Average lifespan of a team

It was mentioned last night in an im that I was in, and I thought it was worth pursuing.

What is the average lifespan of a team?

I was given a guess of 4 years, but it would be interesting to figure out (though Im not sure how to go about it).

Maybe the way to do it would be to make a list of the teams going into their 11th year, 10th year, and so on, until we start hitting teams that lasted for 3 years and then died, in which they would go under the 3 year bracket.

Any other suggestions? Any other guesses?

Given the massive increase in teams during the past two years, I would have to say that the average age would be around 2 years.

~Tom~

10 yrs…j/k…although it would be cool if every team could stick around that long…:slight_smile:

im gonna agree with clark here…its a shame that some teams dont last forever and eventually die.

What about the teams that probably will never die because they split into multiple teams? When my school started a team along with 2 other local schools, we thought that it would be a one year thing. Little did we know that our team (the old 61) broke into 3 (330, 207, 294) teams that though listed as 2nd and third year teams have kids that have 5 years of experience. Anyway, just something to consider when thinking about the average lifespan of a team.

By the way, have any other teams done that?

I’ve never thought about teams having life spans. I guess I just assumed that teams would go on forever, though I know some certainly haven’t for whatever reason. I guess I take it for granted that my team has been lucky to stay a team for five years, even after our main sponsor lost half of it’s staff (as well as two-thirds of it’s funding that it dedicates to my team and team 179). Well…I guess this post was worthless…I have no clue what sort of a guess to offer besides as long as the students, engineers, and funding exist.

~Angela

*Originally posted by littlefish180 *
**I’ve never thought about teams having life spans. I guess I just assumed that teams would go on forever, though I know some certainly haven’t for whatever reason. **

I used to be the same way. This year especially, however, has been a year of heartbreak for far too many teams. Politics and money have driven some of my close friends’ teams into extinction - and others struggle far too close to the brink.

I don’t really want to venture a guess. The only thing that I hope is that every kid who wants a chance at what we have all experienced will get that opportunity. And for that to happen, we all have to work together to make it happen.

~ lora

I’ll have to agree with Fish. As long as there are people, and funding a team will survive. And can’t forget the engineers, those too :wink:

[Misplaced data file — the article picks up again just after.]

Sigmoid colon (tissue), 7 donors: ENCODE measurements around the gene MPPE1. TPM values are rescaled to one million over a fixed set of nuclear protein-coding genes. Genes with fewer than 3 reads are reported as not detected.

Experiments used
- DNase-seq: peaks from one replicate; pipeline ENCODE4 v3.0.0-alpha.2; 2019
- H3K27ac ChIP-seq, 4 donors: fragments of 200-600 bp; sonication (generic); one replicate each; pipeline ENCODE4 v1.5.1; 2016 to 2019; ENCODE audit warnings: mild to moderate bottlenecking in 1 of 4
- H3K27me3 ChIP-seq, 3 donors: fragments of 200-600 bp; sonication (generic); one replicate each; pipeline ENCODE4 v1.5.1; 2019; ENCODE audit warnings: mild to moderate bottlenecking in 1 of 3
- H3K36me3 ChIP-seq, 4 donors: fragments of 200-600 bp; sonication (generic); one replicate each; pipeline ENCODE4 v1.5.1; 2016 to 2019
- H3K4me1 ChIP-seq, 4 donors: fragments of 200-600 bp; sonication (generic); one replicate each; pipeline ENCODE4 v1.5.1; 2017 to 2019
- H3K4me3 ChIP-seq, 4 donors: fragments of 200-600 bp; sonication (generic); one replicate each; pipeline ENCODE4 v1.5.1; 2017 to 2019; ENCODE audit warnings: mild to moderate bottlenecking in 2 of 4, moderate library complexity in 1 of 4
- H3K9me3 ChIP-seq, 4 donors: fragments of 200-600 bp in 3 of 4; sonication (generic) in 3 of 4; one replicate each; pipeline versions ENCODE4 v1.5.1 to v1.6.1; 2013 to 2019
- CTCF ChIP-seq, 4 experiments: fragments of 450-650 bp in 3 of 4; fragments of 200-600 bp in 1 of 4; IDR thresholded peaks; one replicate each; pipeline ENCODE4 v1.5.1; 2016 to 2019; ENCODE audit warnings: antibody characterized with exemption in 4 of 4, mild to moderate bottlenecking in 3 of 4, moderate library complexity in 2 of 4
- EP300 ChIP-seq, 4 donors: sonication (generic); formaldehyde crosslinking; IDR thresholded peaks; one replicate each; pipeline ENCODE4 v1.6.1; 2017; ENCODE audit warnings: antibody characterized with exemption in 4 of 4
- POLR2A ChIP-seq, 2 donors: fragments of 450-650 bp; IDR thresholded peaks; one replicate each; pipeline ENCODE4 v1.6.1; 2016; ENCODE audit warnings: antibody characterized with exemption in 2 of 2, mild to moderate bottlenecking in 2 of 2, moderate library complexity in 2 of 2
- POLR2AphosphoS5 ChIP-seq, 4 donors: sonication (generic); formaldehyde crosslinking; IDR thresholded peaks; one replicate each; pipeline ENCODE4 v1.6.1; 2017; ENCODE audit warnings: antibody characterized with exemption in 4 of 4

Just like lora I dont wanna guess, but i have to say its sad. Sure we are increasing by what is it 10% every year. But we are losing 5% or so of the old teams, and its not just fun. FOr instance in miami we have a few teams and when last season started we had no money so we joined with 168, but not all teams have that luxury, We almost didnt due to pollitics. Only if the world was run the way FIRST teams are to each other.

Andrew

i think that there are 2 main reason for team to drop out.

  1. Loss of financial backing.
  2. Lack on engineer help

If you don’t have those i don’t see a team in FIRST lasting too long.

Thanx Mr. Obivious! :slight_smile:

*Originally posted by David Kelly *
**i think that there are 2 main reason for team to drop out.

  1. Loss of financial backing.
  2. Lack on engineer help

If you don’t have those i don’t see a team in FIRST lasting too long. **

i beg to differ. as member of a team with virtually no financial backing and literally no engineer help, those arent reasons teams drop out. our team had 6 “engineers”. these college students were, in reality, cs majors, mis majors, and i think one carpenter. next year we wont even have those 6 people. were gonna be going with highschoolstudent/engineers and it wont be pretty. but we will do it.
i guess what im saying is that theres one reason and one reason only for which teams drop out. politics.

I’ve gotta agree w/ the ‘politics’ aspect of teams leaving…

There’s also burnout. All the funding in the world can’t keep people who need to spend time w/ their families and concentrate more on work from doing that. And it’s just an overall exhaustion on people after a while.

So life lasts as long as the people can as well- if you have the great benefit of constantly gaining new people to take top roles in your team, you could literally last forever.

I’m currently on my second “10-year team”… I can see the politics starting to slow down T126 a bit… but in many ways the burnout of the many wonderful engineers and supporters who have been with that team since their very first National Champion robot until today.

But in great contrast, my current team: 190. There is a great thriving and strength among the team because the main source of ‘mentorship’ comes from college students who are constantly flowing in and out of the program and in and out of the top time-consuming and exhausting roles. As well, the high school kids are only around for 1 or 2 years, so the freshness of the team keeps burnout from having the chance to occur and allows the team to keep going strong.

So my thoughts: it takes strong, un-politically motivated minds to keep teams running… which means they are often new minds in the forefront every couple years. There will also be a way (like guys like the Rambots prove) to find the money and stuff… you just have to have the desire.

Kinda like the reason the folks in Kokomo gave the “Team Spirit Award” to us at the IRI even though we only had 4 team members there… it’s ‘embodiment of the FIRST spirit and a determination to spread the word of FIRST’… when that exists… teams will never die down.